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Restaurant Tastings
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K.L. Sullivan

Occasionally, restaurants will offer the opportunity to entertain and inform those interested in wine. We had the opportunity to participate in a restaurant wine tasting at Elkridge Furnace Inn (Elkridge, Maryland) early in February.

A difference between tastings at a winery and a restaurant is tastings at wineries involve wines from one winery and tastings at a restaurant may include wines from several wineries. Another difference may be the amount of wine for tasting. Before you start tasting notice how much wine is poured into your wine glass. At most wineries a limited amount is poured into a small wine glass. However, restaurants may charge considerably more for tastings and provide a larger wine glass for better swirling of the wine and while not filling the glass, provide a larger portion of each wine to taste.

Elkridge Furnace Inn

The Elkridge Furnace Inn has a long history dating from the 1740’s when it was a tavern. The current owners have created an elegant and outstanding restaurant. Occasionally Elkridge Furnace Inn will hold wine tastings. We attended our first restaurant wine tasting here. We enjoyed the experience of tasting wines and meeting other wine enthusiasts. The setting, the people, the chef and the wines when added all together created an extraordinary evening.

The Elkridge Furnace Inn has been restored and well maintained. The main room, the tasting was held in, featured a fireplace and was tastefully decorated. A few chairs were available but participants were comfortable standing at small discussion tables.

The event began with an offer of wine, Doña Paula “Los Cardos” Malbec-Rosé, Argentina and a vegetable tart, as we entered the room. Executive Chef Daniel Wecker began the evening discussing the wines we were about to taste and answering questions. The group of 25 plus asked several questions including is Merlot a type of grape. After this short period of time, Chef Wecker poured a Merlot for us and then we were free to wander and talk to everyone. As we tasted wines, appetizers were passed and included spring rolls, shrimp wrapped in bacon and more. All were delicious and paired nicely with the red wines. During this hour, Chef Wecker moved around the room talking to everyone. When he met us at the table that we were at with two other couples, the topic of discussion was cork versus screw on caps. There were some strong opinions from the group including an admission by one individual that he took the screw on cap off a bottle and replaced it with a cork so as not to upset his partner. Chef Wecker doesn’t have a problem with any of the wines with screw on caps he serves. The people we met at this tasting were very interested in wine and willing to share information about wine and other interesting wine places to visit.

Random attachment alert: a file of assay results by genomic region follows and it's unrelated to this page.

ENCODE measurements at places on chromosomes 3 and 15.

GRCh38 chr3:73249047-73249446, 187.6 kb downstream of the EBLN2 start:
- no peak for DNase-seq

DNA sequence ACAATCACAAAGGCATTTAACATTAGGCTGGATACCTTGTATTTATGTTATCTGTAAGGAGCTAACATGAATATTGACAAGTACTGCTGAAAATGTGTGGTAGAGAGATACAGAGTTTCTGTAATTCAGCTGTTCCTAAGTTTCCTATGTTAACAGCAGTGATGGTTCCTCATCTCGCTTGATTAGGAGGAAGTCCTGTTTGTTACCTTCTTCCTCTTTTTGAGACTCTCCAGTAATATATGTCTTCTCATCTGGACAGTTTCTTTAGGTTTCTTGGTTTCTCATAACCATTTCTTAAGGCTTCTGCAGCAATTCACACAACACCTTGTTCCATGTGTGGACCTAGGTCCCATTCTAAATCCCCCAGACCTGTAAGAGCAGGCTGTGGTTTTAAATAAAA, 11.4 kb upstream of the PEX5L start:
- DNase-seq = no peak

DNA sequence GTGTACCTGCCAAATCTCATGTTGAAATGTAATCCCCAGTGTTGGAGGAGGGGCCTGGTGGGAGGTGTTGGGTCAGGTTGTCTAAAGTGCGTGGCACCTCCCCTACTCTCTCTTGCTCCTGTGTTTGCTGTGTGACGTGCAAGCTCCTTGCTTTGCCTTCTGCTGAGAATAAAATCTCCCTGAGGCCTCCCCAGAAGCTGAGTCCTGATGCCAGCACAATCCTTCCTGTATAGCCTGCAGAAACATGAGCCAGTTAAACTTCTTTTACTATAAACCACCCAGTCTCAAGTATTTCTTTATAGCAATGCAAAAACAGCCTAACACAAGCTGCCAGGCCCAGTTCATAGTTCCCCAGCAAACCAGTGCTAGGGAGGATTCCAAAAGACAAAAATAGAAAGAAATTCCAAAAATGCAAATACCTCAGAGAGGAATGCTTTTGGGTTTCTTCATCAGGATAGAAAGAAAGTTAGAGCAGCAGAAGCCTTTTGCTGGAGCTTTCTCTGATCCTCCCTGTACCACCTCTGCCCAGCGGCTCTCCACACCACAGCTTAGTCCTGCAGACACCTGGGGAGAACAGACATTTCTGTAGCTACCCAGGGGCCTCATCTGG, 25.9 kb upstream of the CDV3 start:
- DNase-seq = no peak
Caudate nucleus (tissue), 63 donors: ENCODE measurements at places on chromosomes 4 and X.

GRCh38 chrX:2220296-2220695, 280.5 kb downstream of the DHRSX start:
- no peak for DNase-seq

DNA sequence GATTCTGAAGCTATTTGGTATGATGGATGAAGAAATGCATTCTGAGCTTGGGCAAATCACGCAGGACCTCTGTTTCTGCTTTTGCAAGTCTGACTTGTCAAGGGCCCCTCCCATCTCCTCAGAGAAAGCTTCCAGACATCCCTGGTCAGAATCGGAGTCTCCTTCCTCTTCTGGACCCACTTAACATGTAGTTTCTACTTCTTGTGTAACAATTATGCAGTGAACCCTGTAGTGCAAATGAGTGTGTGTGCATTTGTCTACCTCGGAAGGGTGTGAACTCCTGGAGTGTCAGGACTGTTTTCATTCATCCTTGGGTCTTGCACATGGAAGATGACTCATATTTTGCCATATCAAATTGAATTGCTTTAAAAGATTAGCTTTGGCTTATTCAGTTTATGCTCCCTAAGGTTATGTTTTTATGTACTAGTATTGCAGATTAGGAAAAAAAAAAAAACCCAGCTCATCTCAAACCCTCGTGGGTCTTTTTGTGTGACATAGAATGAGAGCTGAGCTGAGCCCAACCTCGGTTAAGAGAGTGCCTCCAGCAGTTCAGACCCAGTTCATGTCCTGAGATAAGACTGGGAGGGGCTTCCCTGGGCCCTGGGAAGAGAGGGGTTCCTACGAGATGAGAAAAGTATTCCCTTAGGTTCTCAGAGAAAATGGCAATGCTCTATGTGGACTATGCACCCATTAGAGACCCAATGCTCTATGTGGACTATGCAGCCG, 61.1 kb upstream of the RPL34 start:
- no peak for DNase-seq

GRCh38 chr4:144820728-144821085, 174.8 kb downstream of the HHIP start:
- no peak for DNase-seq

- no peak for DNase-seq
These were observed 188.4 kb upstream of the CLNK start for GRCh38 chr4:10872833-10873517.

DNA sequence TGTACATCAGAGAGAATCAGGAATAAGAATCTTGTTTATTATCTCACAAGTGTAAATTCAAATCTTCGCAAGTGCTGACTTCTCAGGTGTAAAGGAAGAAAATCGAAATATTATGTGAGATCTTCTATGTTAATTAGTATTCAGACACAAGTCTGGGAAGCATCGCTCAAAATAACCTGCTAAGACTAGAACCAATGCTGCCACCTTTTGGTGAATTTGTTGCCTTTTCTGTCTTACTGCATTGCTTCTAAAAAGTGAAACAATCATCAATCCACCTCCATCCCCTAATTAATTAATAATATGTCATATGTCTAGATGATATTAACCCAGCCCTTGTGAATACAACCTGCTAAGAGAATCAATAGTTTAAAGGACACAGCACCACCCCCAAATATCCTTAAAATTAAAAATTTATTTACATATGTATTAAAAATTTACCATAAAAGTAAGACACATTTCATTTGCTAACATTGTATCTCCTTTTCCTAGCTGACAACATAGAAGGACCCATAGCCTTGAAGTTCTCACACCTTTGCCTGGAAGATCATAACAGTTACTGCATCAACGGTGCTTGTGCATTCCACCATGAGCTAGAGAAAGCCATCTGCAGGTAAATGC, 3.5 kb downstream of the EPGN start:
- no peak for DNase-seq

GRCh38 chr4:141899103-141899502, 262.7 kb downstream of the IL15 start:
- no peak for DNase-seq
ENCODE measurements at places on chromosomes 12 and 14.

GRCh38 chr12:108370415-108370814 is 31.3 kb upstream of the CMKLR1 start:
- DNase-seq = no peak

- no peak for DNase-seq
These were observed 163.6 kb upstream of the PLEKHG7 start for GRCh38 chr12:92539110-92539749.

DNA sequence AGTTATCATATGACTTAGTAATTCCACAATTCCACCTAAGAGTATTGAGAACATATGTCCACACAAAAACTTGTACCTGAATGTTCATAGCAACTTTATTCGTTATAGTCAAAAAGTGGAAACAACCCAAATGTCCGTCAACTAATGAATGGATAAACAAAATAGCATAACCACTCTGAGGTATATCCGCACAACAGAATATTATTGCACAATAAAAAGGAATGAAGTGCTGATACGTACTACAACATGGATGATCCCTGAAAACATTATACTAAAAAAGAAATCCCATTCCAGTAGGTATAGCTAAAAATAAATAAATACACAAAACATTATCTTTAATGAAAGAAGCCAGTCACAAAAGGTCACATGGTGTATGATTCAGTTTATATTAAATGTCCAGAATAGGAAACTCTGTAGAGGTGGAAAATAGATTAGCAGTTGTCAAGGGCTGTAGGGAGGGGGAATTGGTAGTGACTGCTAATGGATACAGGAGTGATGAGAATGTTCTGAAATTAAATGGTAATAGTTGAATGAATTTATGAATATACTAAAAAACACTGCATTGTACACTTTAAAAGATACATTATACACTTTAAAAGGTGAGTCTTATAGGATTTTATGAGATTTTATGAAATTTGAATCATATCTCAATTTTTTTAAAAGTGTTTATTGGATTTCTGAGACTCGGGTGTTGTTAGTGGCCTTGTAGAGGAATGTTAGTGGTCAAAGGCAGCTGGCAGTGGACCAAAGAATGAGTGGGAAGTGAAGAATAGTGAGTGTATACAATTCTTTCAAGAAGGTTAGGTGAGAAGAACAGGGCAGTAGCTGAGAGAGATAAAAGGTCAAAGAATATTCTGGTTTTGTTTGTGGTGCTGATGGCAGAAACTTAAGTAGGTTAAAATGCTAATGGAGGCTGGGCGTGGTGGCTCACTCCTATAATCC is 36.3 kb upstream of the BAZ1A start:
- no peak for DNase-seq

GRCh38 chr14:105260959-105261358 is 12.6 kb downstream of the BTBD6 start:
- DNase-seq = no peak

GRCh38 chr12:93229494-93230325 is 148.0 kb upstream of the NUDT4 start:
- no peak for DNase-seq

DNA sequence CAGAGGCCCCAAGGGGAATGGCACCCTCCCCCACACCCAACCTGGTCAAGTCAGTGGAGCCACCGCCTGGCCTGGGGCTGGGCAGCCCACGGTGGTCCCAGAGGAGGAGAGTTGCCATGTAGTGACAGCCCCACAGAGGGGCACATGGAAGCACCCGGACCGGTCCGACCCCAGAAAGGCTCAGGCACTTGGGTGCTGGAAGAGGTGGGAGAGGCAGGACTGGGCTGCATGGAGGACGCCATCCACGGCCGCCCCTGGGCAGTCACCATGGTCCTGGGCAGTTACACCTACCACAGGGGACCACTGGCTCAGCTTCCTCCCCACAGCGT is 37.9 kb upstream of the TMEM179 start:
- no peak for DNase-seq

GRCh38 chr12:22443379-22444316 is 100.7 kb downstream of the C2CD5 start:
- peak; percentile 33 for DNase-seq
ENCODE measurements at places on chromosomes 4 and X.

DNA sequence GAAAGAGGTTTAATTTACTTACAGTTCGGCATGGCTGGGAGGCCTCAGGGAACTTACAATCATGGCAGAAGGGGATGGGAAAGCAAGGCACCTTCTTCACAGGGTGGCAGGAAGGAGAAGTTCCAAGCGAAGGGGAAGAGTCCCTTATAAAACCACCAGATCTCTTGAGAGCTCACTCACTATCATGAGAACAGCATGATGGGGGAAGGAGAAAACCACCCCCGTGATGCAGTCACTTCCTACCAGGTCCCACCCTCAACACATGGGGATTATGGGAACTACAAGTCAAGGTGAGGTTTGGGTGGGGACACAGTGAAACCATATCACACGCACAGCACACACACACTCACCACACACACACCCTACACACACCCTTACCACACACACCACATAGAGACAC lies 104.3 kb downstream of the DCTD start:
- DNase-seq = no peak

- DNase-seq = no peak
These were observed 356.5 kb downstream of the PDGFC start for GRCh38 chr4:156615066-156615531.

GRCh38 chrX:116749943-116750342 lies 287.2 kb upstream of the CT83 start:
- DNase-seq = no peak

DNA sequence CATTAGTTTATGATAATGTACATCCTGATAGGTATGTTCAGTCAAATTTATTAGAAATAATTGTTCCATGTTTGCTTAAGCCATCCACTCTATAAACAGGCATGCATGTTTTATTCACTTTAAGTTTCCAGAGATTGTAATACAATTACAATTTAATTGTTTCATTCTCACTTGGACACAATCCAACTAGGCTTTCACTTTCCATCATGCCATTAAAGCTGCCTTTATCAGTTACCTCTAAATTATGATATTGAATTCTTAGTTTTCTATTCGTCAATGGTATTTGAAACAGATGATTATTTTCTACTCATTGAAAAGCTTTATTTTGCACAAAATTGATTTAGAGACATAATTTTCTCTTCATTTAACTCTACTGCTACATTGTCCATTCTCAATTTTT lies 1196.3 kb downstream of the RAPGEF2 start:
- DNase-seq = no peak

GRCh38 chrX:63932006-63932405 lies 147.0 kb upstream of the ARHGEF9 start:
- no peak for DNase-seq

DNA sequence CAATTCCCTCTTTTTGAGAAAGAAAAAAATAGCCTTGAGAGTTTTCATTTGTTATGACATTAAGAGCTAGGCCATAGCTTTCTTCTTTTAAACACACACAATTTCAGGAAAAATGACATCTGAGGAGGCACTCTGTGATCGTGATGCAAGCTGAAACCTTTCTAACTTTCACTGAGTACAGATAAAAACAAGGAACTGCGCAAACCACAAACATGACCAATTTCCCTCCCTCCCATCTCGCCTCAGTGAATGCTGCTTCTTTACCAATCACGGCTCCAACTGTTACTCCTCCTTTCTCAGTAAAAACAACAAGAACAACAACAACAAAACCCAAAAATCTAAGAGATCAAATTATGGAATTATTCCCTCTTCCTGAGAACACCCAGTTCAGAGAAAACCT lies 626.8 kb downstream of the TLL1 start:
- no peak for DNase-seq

The focus of the wine tasting this night was red wine. At first I was slightly disappointed, as my previous experience had shown me that I enjoy white wines best. However, by the end of the evening after I had tried five of the six offered red wines, I realized that I had enjoyed these red wines. What was the difference I wondered? First, there was the quality of the wine. Elkridge Furnace Inn has a reputation to uphold and the wines they served were excellent. The five wines I tried were very smooth and delicious.

The following is a list of the red wines available for tasting and the order in which they were suggested to taste.

Alexander Valley Merlot, Alexander Valley
Murph-Goode Petit Verdot, Alexander Valley
Hanenhof Cabernet Franc, Barossa Valley
Summers “Andreiana’s Cuvee” Cabernt Sauvignon, Napa Valley
Doña Paula Malbec, Argentina
Cliff Lede Claret, Napa Valley

If you have been to restaurant tastings, let us know about your experience on www.winetrailtraveler.com. Click community and then Forums.

To find tasting events in your area check out the events at Local Wine Events.


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